At a glance, little Mr. Rise and Shine can see if it’s time to spread cheer, or if he has to stay in his room and play a bit longer. At 6:00AM, the light powers on and glows red. At 6:50, it turns yellow for 10 minutes. At the first reasonable hour of the day, 7:00AM, it finally turns green. In reading the code, we noticed that it also goes red at 8:00PM for 45 minutes, which tells us it also functions as a go-to-sleep indicator.

When his son is a little older, maybe [JohnathonT] could build him  a clock that associates colors with activities.

Today ahead of the Bay Area Maker Faire, Arduino has announced a bevy of new boards that bring modern features and modern chips to the Arduino ecosystem.

Most ambitious of these new offerings is a board that combines a fast ARM microcontroller, WiFi, Bluetooth, and an FPGA. All this is wrapped in a package that provides Mini HDMI out and pins for a PCIe-Express slot. They’re calling it the Arduino MKR Vidor 4000.

Bringing an FPGA to the Arduino ecosystem is on the list of the most interesting advances in DIY electronics in recent memory, and there’s a lot to unpack here. FPGA development boards aren’t new. You can find crates of them hidden in the storage closet of any University’s electronics lab. If you want to buy an FPGA dev board, the Terasic DE10 is a good starter bundle, the iCEstick has an Open Source toolchain, and this one has pink soldermask. With the release of the MKR Vidor, the goal for Arduino isn’t just to release a board with an FPGA; the goal is to release a tool that allows anyone to use an FPGA.

The key to democratizing FPGA development is Arduino’s work with the Arduino Create ecosystem. Arduino Create is the company’s online IDE that gives everyone the ability to share projects and upload code with Over-the-Air updates. The MKR Vidor will launch with integration to the Arduino Create ecosystem that includes a visual editor to work with the pre-compiled IP for the FPGA. That’s not to say you can’t just plug your own VHDL into this board and get it working; that’s still possible. But Arduino would like to create a system where anyone can move blocks of IP around with a tool that’s easy for beginners.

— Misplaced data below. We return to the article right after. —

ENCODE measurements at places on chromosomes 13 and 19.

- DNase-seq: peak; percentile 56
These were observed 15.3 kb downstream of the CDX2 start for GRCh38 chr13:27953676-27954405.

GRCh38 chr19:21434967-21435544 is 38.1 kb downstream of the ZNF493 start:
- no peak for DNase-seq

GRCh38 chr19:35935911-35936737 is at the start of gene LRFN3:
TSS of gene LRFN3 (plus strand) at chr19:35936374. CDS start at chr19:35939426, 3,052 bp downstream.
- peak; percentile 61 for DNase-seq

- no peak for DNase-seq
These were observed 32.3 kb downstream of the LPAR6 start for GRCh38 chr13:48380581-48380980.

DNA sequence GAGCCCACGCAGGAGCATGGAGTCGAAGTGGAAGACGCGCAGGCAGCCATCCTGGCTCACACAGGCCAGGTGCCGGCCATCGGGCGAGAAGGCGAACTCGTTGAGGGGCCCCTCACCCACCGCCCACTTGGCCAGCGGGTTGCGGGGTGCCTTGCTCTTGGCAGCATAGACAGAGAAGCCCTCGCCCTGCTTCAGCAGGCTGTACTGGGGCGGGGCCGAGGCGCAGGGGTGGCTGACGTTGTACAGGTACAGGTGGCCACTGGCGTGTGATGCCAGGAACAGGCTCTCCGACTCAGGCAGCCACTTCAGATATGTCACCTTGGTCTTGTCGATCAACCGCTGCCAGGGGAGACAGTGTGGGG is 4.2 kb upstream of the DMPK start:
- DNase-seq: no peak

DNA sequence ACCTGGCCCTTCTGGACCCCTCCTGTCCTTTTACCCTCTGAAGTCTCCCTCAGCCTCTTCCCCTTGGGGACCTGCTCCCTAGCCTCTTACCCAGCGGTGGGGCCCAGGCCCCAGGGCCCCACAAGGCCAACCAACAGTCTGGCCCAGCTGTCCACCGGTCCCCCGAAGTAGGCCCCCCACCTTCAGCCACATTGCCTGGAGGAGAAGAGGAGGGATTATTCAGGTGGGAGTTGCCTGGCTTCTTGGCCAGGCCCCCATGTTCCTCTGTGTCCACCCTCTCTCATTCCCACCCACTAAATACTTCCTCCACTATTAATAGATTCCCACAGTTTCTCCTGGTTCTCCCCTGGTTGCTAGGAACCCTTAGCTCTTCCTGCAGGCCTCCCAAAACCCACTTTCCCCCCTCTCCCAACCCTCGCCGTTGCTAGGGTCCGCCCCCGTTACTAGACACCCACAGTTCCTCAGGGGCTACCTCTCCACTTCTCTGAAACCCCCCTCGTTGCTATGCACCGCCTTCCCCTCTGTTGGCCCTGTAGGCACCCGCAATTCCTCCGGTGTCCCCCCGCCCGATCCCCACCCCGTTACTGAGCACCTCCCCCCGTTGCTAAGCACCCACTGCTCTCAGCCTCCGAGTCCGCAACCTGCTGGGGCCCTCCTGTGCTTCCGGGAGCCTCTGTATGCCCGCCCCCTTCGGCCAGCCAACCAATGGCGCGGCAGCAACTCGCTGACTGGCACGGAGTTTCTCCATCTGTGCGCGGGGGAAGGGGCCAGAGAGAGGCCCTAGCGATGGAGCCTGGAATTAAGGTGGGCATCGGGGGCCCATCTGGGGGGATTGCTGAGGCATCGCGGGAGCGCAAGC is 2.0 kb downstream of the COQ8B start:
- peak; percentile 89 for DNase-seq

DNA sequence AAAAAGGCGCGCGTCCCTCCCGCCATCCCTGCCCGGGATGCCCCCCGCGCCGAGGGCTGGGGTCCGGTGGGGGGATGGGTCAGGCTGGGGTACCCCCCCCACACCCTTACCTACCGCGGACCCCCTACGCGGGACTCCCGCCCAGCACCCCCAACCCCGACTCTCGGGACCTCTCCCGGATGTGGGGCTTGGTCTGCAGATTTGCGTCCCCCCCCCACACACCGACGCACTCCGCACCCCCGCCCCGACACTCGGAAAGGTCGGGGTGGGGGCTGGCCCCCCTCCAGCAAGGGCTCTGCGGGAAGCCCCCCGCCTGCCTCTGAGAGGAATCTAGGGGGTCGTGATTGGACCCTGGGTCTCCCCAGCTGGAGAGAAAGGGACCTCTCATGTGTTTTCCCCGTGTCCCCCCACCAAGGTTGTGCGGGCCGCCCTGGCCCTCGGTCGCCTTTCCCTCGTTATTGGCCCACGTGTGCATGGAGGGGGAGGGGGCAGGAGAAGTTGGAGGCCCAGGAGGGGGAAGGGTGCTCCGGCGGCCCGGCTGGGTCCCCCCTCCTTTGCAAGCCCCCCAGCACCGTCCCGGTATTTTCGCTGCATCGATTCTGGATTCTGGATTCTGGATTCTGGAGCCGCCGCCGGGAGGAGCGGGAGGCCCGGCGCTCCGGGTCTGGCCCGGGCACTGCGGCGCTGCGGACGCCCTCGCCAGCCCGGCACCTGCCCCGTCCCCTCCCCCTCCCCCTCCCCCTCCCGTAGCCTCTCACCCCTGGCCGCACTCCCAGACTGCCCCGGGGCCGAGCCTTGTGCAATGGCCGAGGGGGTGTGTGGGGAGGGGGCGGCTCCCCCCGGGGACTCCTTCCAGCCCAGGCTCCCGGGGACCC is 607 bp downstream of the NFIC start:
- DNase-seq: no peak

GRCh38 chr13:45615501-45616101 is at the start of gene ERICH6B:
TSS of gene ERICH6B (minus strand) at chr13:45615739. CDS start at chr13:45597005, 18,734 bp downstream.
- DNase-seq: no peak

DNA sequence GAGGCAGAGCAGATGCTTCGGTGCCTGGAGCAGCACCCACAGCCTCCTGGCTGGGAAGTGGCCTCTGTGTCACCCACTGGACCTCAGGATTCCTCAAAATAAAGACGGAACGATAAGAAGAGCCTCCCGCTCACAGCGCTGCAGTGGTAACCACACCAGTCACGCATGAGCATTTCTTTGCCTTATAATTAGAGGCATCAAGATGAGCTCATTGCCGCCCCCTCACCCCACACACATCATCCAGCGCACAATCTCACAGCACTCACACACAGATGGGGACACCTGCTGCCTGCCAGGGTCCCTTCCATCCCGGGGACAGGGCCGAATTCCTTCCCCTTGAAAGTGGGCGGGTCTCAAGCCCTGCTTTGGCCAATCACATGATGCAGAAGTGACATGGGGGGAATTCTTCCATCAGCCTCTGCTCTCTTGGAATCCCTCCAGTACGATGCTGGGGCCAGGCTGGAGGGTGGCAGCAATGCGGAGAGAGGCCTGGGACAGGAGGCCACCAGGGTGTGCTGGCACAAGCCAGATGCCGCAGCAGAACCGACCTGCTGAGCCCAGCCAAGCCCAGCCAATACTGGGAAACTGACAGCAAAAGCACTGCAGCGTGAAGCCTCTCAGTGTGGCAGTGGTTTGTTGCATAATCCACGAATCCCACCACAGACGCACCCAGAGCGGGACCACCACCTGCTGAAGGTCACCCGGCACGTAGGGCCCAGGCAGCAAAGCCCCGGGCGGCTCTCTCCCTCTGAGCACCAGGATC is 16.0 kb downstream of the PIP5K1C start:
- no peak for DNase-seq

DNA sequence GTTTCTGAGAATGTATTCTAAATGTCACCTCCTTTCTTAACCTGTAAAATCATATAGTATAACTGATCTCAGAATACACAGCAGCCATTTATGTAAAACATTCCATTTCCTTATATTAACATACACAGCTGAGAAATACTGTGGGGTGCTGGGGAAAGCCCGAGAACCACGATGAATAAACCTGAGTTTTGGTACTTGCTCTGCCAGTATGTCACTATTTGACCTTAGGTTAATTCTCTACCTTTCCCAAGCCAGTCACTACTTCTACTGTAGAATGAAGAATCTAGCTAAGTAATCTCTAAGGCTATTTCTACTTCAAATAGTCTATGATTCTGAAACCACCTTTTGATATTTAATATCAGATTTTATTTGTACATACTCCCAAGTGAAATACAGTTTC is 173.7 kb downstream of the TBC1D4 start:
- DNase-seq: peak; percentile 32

A Facelift for the Uno WiFi

First up is the brand new Arduino Uno WiFi. While there have been other boards bearing the name ‘Arduino Uno WiFi’ over the years, a lot has changed in the world of tiny radio modules and 8-bit microcontrollers over the past few years. The new Arduino Uno WiFi is powered by a new 8-bit AVR, the ATMega4809. The ATMega4809 is a new part announced just a few months ago, and is just about what you would expect from the next-generation 8-bit Arduino; it runs at 20MHz, has 48 kB of Flash, 6 kB of SRAM, and it comes in a 48-pin package. The ATMega4809 is taking a few lattices of silicon out of Microchip’s playbook and adds Custom Configurable Logic. The CCL in the new ATMega is a peripheral that is kinda, sorta like a CPLD on chip. If you’ve ever had something that could be more easily done with logic gates than software, the CCL is the tool for the job.

But a new 8-bit microcontroller doesn’t make a WiFi-enabled Arduino. The wireless power behind the new Arduino comes from a custom ESP-32 based module from u-blox. There’s also a tiny crypto chip (Microchip’s ATECC508A) so the Uno WiFi will work with AWS. The Arduino Uno WiFi will be available this June.

But this isn’t the only announcement from the Arduino org today. They’ve been hard at work on some killer features for a while now, and now they’re finally ready for release. What’s the big news? Debuggers. Real debuggers for the Arduino that are easy to use. There are also new boards aimed at Arduino’s IoT strategy.

The Future of Arduino

As you would expect in the world of embedded development, the future is IoT. Last week, Arduino announced the release of two new boards, the MKR WiFi 1010 and the MKR NB 1500. The MKR WiFi 1010 features a SAMD21 Cortex-M0+ microcontroller and a u-blox module (again featuring an ESP-32) giving the board WiFi. The MKR NB 1500 is designed for cellular networks and features the same SAMD21 Cortex-M0+ microcontroller found in the MKR WiFi 1010, but also adds a u-blox cellular module that will connect to LTE networks using Narrowband IoT, but the module does also support Cat M1 networks.

But IoT isn’t the only thing Arduino has been working on. On the leadup to the World Maker Faire this weekend, I had the opportunity to speak with Fabio Violante, CEO of Arduino, and Massimo Banzi, Co-founder of Arduino, and what I heard was remarkable. There’s going to be an update to the Arduino IDE soon, and real debugging is coming to the Arduino ecosystem. This is a significant development in Arduino’s software efforts, and when Fabio was appointed CEO last July, this was the first thing he wanted to do.